From the ditch, the description then runs westerly in Isaac Bea's range as the trees are marked to a stake and stones in Samuel Ryder's range. The southerly boundary of the Sher parcel could be located as the defendants claim it to be because Isaac Bea at one time owned that land along the southerly boundaries of Parcel One and the Sher parcel. This lends support to the defendants' claim of title.
However, the defendants did not present sufficient evidence to enable the court to ascertain the location of the other abutters referred to in the 1848 deed. If the Sher parcel is located as the defendants claim, the land abutting the Sher parcel to the west would be Parcel One. The westerly abutter in the 1848 deed is given as Samuel Ryder. The defendants introduced the probate of Samuel Ryder which showed that Jedidah Howes was the daughter of Samuel Ryder. Although it is possible, and maybe even likely, that Samuel Ryder owned Parcel One before his daughter, the defendants introduced no evidence to prove this. Therefore, no evidence which was introduced established that Ryder ever owned Parcel One and that the land of Ryder to the west of the parcel conveyed in the 1848 deed was Parcel One.
The northerly abutter of the Sher parcel is given in the 1848 deed as the heirs of Stephen Nickerson. Although Richardson, the defendants' title examiner, testified that he did the chain of title to the Morgan parcel north of the disputed parcel in its entirety, he made no mention of the heirs of Stephen Nickerson being in the chain of title to the Morgan parcel, casting doubt on the defendants' claimed location of the Sher parcel. Finally, the easterly abutters of the Sher parcel are given in the 1848 deed as the heirs of Joseph Young. Richardson also testified that he did extensive work on the title of the land abutting the Sher parcel on the east. However, in his testimony, Richardson made no reference to having found the heirs of Joseph Young in that chain of title. The only deed which he testified about for the parcel abutting the Sher parcel to the east was an 1875 from the heirs of Reuben Young. This casts further doubt on the defendants' claim that the Sher parcel is indeed located where they claim it to be.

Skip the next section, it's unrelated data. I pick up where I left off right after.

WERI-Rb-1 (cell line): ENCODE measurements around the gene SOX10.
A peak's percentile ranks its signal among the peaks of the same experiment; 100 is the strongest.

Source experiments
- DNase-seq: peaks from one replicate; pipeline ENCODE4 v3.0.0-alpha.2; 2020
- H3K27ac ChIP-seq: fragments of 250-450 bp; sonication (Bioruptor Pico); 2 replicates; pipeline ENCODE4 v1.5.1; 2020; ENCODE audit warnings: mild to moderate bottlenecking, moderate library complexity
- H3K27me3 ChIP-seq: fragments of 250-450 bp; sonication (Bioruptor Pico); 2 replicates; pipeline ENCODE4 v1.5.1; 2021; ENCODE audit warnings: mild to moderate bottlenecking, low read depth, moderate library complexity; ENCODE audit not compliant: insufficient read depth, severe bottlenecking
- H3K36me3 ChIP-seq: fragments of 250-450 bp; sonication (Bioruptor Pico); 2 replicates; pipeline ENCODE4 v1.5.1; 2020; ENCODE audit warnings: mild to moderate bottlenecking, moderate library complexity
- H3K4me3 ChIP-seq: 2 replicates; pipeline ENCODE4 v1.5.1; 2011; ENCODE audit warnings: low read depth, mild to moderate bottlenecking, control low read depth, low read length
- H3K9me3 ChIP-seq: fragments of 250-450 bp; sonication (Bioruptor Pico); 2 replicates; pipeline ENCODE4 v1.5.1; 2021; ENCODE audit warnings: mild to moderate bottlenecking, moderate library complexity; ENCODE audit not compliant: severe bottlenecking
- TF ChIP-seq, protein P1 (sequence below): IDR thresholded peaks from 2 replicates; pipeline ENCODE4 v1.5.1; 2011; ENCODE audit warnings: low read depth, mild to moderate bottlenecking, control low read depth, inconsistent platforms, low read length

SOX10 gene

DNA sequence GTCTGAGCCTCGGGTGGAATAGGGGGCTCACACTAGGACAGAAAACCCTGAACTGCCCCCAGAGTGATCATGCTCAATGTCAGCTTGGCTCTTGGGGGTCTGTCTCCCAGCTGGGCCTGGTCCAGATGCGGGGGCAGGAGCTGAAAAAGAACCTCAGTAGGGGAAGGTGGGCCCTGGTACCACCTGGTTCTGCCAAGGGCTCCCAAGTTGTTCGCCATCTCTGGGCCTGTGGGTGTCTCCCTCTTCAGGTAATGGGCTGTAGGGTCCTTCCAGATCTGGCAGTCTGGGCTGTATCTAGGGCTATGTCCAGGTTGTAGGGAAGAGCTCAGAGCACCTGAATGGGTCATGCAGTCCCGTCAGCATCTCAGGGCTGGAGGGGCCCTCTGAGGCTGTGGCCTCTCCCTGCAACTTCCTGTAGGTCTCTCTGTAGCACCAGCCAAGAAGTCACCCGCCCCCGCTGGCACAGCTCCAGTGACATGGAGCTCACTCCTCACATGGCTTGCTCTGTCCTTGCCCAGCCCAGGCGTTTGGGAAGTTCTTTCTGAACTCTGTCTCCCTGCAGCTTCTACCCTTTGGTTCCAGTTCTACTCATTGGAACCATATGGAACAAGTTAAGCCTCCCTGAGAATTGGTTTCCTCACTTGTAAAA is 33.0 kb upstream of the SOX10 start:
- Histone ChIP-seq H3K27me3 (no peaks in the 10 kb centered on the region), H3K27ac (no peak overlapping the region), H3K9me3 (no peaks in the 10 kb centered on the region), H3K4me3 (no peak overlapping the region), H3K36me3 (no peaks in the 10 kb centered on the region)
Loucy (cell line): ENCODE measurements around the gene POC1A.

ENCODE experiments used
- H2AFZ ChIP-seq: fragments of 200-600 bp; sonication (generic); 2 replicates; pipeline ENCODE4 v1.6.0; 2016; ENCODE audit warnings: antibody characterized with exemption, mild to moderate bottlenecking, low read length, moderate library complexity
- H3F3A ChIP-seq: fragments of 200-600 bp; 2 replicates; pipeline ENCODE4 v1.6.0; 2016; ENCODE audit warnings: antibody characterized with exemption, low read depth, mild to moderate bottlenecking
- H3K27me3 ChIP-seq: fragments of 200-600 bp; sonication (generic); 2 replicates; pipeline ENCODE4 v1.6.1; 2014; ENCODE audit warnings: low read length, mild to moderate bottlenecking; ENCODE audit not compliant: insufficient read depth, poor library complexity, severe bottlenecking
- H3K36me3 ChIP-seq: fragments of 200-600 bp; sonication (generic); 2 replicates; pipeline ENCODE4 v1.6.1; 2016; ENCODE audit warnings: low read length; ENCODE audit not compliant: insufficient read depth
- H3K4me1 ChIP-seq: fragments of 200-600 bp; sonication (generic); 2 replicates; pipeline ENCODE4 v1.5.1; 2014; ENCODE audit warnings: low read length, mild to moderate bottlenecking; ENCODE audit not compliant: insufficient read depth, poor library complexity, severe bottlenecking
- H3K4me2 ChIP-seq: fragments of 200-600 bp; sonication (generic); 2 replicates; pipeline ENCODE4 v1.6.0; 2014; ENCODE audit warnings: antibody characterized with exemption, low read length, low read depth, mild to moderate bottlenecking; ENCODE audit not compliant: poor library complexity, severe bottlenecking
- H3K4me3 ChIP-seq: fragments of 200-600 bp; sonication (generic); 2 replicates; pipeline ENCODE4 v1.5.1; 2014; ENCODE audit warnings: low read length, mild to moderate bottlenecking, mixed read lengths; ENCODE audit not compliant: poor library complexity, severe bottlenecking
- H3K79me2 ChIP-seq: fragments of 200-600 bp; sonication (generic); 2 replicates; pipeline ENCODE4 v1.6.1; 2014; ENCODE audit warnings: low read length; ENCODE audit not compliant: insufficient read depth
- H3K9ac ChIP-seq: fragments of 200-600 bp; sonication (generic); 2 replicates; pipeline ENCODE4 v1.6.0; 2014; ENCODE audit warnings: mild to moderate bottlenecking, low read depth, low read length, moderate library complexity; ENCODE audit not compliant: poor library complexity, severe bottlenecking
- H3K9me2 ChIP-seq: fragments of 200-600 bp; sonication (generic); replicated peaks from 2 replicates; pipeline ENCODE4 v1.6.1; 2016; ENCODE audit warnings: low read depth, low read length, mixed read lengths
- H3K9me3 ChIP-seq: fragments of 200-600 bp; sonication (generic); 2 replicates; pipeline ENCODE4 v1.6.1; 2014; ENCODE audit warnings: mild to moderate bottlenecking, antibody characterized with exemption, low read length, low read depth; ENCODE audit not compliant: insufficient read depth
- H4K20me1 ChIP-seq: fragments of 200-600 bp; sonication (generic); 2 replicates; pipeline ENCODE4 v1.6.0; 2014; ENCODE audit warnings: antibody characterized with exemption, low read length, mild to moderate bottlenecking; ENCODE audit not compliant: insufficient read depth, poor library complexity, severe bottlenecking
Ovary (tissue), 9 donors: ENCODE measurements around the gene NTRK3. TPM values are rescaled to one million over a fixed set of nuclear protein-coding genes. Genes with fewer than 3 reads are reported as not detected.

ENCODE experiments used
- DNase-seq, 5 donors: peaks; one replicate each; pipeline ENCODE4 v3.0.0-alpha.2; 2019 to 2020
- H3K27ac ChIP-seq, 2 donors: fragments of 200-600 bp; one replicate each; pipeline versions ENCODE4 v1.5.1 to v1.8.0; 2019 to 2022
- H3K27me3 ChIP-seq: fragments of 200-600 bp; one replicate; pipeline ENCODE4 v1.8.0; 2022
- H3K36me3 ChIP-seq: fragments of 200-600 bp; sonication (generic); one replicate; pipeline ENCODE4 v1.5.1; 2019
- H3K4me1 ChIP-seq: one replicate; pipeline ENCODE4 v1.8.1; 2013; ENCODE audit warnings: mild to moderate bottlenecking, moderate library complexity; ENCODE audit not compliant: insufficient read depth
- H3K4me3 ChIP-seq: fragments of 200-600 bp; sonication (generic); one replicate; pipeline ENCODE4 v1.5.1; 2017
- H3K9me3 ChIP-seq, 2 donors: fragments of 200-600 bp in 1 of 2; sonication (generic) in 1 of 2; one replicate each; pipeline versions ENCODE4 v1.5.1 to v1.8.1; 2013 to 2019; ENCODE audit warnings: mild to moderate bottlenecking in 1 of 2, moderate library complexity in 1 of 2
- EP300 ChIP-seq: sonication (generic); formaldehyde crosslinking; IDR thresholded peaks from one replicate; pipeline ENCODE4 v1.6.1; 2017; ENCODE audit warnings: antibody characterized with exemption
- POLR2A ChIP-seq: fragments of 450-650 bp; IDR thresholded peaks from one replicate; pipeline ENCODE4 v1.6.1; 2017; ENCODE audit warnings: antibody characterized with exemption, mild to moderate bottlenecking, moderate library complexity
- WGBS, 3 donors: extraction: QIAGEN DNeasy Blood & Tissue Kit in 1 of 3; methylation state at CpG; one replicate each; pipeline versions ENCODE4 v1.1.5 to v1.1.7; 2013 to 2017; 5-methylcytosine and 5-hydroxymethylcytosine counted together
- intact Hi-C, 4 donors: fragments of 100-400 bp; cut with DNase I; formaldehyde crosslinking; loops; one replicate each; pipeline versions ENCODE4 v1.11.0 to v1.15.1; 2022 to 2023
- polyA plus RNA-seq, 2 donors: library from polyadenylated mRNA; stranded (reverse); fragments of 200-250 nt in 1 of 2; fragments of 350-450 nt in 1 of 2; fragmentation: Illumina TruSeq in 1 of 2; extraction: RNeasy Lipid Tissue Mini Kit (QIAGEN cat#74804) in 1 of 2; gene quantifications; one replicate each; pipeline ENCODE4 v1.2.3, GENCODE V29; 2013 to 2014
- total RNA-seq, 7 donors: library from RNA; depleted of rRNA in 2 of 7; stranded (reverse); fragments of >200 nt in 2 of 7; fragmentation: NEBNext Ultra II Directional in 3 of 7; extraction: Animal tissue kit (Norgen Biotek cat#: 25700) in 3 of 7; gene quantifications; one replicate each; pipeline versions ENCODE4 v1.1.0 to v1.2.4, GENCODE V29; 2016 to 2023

Based on the foregoing, I rule that the defendants have not sustained their burden of establishing that the Sher parcel described in the 1848 deed is located where they claim. Furthermore, even if the Sher parcel is located on the ground where the defendants claim it to be and does include the disputed parcel, I have already found that the defendants have only established that they have a one quarter interest in the Sher parcel. Therefore, I rule that the defendants have not established that they have title to the disputed parcel. The defendants have successfully refuted the plaintiff's claim of title to the disputed parcel but have failed to prove their own.
[Note 1] The original plaintiff in this action was Donald Szczebak who on September 20, 1989 transferred property which included the disputed parcel to the Chicopee Co-Operative Bank. Subsequent to the transfer, Chicopee Co-Operative Bank merged with Park West Bank and Trust Company and Park West acquired all of Chicopee's assets. Accordingly, Park West was substituted as the plaintiff on May 15, 1990.
[Note 2] The Appendix is a copy of part of a plan of land entitled "Subdivision Plan of Land in Harwich, Mass. Prepared for Martin Reilly" prepared by Nickerson and Berger, Inc. and dated July 31, 1985 (the Reilly plan) and upon which certain notations have been made by the Court.
[Note 3] The copy of this plan which was put into evidence was unsigned and undated.
[Note 4] All deeds referred to hereinafter are recorded at the Barnstable County Registry of Deeds unless specified otherwise.
[Note 5] Two certificates of death for Harvey E. Hammond were introduced into evidence, one dated 1952 and one dated 1953, so I am unable to determine which was the actual year of Harvey's death.